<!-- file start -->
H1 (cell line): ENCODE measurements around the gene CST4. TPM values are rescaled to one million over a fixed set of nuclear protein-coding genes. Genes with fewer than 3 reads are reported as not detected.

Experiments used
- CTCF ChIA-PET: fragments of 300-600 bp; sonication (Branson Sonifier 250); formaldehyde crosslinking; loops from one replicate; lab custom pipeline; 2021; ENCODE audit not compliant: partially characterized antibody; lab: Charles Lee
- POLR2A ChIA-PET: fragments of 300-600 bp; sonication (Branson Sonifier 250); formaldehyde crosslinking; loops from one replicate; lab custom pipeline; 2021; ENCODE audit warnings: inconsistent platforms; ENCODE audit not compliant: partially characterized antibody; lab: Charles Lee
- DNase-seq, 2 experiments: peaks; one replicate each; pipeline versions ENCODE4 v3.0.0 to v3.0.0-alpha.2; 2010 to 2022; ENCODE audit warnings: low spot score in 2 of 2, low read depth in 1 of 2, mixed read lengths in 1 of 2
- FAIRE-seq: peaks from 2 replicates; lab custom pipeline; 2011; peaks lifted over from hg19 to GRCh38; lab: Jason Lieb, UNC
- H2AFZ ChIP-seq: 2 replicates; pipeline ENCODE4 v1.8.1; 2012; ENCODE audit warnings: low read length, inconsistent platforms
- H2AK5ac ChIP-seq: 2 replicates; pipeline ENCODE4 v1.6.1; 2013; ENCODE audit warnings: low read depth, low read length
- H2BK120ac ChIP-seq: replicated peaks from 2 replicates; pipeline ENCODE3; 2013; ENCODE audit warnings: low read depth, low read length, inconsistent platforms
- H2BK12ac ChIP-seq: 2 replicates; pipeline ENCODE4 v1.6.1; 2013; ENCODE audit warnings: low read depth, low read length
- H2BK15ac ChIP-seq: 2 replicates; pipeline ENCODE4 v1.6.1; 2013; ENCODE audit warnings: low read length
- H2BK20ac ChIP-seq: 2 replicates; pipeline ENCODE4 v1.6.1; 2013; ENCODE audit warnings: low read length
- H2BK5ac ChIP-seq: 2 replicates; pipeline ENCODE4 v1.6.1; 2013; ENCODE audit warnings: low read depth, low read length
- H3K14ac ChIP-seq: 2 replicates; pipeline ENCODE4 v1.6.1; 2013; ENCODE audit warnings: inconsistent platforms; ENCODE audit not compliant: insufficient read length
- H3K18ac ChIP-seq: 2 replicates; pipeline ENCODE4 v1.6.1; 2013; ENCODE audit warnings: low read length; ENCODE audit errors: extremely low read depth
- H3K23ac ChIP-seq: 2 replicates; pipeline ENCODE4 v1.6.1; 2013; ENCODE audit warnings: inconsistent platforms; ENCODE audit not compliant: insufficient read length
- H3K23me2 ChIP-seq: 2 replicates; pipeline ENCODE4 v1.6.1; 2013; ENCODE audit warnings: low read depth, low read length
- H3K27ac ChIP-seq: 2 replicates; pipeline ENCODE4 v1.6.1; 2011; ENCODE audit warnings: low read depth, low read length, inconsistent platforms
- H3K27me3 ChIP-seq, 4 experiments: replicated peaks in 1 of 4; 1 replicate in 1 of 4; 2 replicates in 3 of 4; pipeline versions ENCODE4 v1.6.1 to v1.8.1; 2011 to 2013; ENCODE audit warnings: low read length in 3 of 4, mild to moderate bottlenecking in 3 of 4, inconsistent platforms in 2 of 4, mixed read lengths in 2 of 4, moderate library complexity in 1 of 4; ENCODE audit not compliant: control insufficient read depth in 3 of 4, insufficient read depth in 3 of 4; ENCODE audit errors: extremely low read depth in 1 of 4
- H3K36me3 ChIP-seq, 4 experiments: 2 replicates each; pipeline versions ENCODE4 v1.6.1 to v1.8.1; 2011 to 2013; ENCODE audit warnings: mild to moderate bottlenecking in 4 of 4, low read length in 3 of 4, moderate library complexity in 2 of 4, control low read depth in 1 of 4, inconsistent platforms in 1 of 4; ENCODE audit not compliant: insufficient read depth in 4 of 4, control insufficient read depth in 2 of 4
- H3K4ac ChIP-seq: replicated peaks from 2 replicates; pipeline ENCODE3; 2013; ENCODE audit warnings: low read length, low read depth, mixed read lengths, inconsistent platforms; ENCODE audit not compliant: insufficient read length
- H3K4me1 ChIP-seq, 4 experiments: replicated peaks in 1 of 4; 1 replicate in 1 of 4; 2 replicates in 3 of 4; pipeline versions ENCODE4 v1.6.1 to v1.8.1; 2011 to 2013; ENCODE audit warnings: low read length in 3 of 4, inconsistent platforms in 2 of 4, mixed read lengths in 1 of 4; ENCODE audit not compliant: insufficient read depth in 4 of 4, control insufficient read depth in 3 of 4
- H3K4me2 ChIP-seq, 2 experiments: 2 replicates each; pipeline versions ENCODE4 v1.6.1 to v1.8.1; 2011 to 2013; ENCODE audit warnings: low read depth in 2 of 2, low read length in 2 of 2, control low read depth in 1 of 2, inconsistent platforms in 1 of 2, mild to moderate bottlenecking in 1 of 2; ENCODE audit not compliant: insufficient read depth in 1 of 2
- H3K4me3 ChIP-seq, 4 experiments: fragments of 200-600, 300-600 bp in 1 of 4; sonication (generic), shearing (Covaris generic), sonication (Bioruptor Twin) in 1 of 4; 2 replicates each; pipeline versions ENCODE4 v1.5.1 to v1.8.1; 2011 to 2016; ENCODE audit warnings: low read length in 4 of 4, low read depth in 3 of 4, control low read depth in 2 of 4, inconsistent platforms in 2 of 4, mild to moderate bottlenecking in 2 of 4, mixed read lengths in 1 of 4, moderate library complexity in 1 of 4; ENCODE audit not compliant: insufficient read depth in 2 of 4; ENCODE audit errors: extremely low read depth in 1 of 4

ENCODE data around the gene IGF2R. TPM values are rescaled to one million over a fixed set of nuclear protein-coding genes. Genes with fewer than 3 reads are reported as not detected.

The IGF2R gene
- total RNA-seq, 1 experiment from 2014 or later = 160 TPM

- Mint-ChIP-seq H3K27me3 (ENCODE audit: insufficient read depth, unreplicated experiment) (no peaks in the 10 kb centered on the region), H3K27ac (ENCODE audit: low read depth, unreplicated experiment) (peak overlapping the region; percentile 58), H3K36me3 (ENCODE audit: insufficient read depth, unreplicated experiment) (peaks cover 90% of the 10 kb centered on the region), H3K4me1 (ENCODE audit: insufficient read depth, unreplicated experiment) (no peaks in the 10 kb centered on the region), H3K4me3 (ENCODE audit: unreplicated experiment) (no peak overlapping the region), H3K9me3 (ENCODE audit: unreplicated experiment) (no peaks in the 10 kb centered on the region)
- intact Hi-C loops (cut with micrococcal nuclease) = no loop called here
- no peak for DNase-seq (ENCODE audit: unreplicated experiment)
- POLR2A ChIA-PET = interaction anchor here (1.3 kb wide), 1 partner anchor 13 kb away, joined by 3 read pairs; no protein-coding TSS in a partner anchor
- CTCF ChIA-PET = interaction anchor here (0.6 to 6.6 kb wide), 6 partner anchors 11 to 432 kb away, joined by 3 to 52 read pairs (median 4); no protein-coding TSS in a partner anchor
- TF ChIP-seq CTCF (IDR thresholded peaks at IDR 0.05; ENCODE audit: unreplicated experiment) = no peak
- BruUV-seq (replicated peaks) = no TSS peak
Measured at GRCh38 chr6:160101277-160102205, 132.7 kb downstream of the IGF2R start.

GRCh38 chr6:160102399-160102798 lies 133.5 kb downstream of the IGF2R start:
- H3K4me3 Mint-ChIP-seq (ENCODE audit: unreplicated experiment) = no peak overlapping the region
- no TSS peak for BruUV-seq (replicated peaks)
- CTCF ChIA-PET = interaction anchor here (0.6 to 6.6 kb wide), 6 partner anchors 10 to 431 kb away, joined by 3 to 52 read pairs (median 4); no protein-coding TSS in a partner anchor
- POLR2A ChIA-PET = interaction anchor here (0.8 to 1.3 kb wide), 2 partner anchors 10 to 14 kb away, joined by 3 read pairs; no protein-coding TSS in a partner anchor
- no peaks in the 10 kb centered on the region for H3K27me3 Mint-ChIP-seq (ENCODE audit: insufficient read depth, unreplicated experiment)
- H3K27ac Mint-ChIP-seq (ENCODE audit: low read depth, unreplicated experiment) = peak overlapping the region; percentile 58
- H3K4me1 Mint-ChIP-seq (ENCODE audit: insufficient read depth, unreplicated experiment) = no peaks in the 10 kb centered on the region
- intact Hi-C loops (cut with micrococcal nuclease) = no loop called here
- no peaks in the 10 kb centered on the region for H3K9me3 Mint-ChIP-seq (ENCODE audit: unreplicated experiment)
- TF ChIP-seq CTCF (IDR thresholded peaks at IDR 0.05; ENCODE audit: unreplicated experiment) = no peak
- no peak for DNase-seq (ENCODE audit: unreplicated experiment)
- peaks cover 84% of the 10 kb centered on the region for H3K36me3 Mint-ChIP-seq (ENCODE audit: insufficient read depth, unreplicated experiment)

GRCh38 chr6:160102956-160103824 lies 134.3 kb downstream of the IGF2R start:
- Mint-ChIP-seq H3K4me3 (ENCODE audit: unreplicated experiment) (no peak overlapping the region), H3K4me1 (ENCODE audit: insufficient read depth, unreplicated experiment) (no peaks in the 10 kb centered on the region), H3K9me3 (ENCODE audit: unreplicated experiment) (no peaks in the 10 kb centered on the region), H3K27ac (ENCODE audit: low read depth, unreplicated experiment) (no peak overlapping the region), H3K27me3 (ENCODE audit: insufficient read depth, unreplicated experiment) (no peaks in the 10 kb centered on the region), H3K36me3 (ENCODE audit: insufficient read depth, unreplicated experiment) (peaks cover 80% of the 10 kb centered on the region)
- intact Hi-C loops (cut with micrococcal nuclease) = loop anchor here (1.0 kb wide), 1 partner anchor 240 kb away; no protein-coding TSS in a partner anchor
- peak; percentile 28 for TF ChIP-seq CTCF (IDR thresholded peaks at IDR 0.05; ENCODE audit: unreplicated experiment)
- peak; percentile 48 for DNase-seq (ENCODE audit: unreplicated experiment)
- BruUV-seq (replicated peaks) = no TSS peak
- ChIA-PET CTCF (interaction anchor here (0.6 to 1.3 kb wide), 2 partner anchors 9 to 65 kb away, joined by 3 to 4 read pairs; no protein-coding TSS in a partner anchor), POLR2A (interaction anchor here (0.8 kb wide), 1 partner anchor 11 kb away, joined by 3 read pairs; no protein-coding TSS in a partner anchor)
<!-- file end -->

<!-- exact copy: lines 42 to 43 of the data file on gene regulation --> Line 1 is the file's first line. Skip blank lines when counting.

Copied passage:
- H3K27ac Mint-ChIP-seq (ENCODE audit: low read depth, unreplicated experiment) = peak overlapping the region; percentile 58
- H3K4me1 Mint-ChIP-seq (ENCODE audit: insufficient read depth, unreplicated experiment) = no peaks in the 10 kb centered on the region